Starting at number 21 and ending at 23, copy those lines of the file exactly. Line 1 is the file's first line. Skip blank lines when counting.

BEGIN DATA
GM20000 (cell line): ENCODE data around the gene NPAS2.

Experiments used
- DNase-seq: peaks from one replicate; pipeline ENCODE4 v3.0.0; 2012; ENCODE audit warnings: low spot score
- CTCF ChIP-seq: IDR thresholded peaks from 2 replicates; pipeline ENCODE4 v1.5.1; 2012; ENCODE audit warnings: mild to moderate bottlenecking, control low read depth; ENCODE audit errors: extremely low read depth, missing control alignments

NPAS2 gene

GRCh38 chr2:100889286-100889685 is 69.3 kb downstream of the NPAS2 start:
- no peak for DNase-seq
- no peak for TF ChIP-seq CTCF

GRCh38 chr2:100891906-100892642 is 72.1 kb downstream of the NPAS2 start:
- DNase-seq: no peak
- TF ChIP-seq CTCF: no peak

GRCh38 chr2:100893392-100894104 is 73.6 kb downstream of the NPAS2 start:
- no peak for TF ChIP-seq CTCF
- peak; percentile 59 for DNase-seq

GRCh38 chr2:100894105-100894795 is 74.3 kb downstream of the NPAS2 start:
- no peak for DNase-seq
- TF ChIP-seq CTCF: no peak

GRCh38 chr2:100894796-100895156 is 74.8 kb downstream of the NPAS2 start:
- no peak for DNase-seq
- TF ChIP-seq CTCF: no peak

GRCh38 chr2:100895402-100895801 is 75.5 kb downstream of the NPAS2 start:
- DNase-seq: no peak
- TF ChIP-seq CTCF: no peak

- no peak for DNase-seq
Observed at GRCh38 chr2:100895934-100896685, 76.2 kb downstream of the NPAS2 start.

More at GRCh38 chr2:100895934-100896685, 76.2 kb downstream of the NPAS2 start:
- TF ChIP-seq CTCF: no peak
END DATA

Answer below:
GRCh38 chr2:100895402-100895801 is 75.5 kb downstream of the NPAS2 start:
- DNase-seq: no peak
- TF ChIP-seq CTCF: no peak